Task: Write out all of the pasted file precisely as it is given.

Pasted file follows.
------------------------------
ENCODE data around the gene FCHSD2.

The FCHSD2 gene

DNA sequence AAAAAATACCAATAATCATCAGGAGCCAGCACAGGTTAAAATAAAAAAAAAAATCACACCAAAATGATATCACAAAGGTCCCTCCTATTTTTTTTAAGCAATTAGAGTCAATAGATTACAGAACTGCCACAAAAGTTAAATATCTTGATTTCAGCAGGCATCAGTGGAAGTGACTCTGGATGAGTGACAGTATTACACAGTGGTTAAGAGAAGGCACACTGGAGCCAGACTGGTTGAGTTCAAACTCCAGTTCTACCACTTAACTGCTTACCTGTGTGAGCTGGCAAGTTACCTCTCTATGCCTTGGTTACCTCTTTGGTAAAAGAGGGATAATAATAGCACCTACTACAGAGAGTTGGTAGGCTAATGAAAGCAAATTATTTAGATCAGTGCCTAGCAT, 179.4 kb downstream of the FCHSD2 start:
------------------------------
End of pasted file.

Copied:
ENCODE data around the gene FCHSD2.

The FCHSD2 gene

DNA sequence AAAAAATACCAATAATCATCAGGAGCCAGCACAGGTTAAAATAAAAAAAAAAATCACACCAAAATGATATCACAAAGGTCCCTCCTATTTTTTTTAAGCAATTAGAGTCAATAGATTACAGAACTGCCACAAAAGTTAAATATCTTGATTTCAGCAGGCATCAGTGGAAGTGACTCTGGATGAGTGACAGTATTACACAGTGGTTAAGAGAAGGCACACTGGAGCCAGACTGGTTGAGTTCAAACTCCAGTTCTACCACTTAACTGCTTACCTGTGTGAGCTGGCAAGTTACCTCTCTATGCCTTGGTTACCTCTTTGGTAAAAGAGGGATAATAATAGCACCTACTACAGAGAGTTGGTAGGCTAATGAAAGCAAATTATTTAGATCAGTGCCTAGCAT, 179.4 kb downstream of the FCHSD2 start: